Archivo de la categoría: Experimental Architecture

Drone Hackademy

Drone Hackademy is a temporary hacktivist school, citizen science laboratory and critical theory platform for the use and discussion of unmanned aerial vehicles as a social technology. It is a collaboration between computer engineer & artist Lot Amorós and architect & researcher Pablo De Soto. It took place in June 2015 in Rio de Janeiro with ten participants aged between 19 and 49

The participants are chosen through a public call with the objective of bringing together people of different backgrounds and knowledge fields: filmmakers, mediactivists, artists, architects, researchers, geographers, biologists, hackers, software developers, etc. We practise positive discrimination welcoming people from low income classes, limited access to technology and also those how represent activist groups. #Dronehackademy aims to create a community of learning, “situated knowledge” exchanges and action.

Drone Hackademy last for a week combining theory and practical application. Participants learn both how to build unmanned aerial vehicles and how and why to protect themselves and their communities against them. The final activity consists in the realization of a operation where drones are employed in a socially beneficial function. The objective of Drone Hackademy is therefore to provide this technology to those places and situations where its use is ethically justified in order to counterpower social/spatial/environmental injustice. #Dronehackademy collaborates with these communities and territories contributing the capacity of action in the airspace. Two open source UAVS were built, a FLONE with cell phone control and a FLONE with arducopter control.

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WikiPlaza was an experimental, long-term project that brought together several collectives of architects, hackers and activists. The idea sprung up of generating a hybrid public space in which to experiment with information and communication technologies as tools for individual and communal emancipation, based on free software and hardware, web 2.0 tools and an open and transparent use of spaces and systems.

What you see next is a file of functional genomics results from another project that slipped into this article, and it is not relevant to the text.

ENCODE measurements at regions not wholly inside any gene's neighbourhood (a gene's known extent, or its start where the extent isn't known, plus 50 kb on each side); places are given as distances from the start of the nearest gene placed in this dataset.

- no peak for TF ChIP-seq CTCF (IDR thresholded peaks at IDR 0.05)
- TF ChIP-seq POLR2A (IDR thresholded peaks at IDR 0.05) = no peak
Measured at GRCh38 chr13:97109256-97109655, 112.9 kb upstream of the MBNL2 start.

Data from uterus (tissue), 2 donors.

Beginning with a generic discussion of new freedoms in the global metropolis —mobility, flexibility, cyborg transformations, ecology and participation — WikiPlaza Paris project consisted of a series of diagrams that proposed turning the place de la Bastille into a citizenship laboratory in the framework of the network society. Concepts and tools drawn from digital networks —especially from the communities of free software— were applied to the social construction of an open and participative public space that would favor use by its inhabitants. The concepts developed therein recombine ideas and practices most of which are already present on the web. The idea is that, in the construction of a permanent institutional space, we can attempt to bring into play the creative and organizational experiences of social movements over the last decade, including indymedia, hackmeetings, Wikipedia, Fadaiat and Mayday, as well as the more commercial ones from the so-called web 2.0, including Google, Blogger, Flickr, Myspace, Facebook and Youtube, to name but a few of the most outstanding. Continually redrawn from the first stages of work, the conceptual diagrams we seek to apply in the wikiplaza are as follows.

Wikiplaza Paris was set up as part of the Festival Future en Seine. Festival de la Ville Numerique, organised by Paris Cap Digital and curated by Ewen Chardonnet. It operated from 29 May to 7 June, 2009. The project was a co-production between the Cap Digital team, and the Labomedia, directed by Sergio Moreno from and Laura Hernández Andrade. It involved a production team of approximately 30 people.
The WikiPlaza has located in Place de la Bastille, one of the emblematic sites in the French capital, and functioned as the main hub of the festival. The architecture was developed by Straddle3 and Hackitectura, and consisted of a geodesic dome with a 15 meter diameter and a height of 7.5 meters, offering a covered area of some 180 square meters. To complement it, we designed a demountable platform based on the Layher system but adapted to the geometry of the prototype, which had to include an access ramp, a bicycle parking area, a ‘quarterpipe’ for skaters and stepped seating, all designed to enhance its integration with the everyday use of the public square. This base also allowed us to counterweigh the structure given that there was an express ban on drilling into the paving in the square. This was done using a sophisticated system of cabling and counterweights beneath the platform. The base and dome were complemented by the Mille Plateaux furniture element designed and digitally fabricated.

Situation Room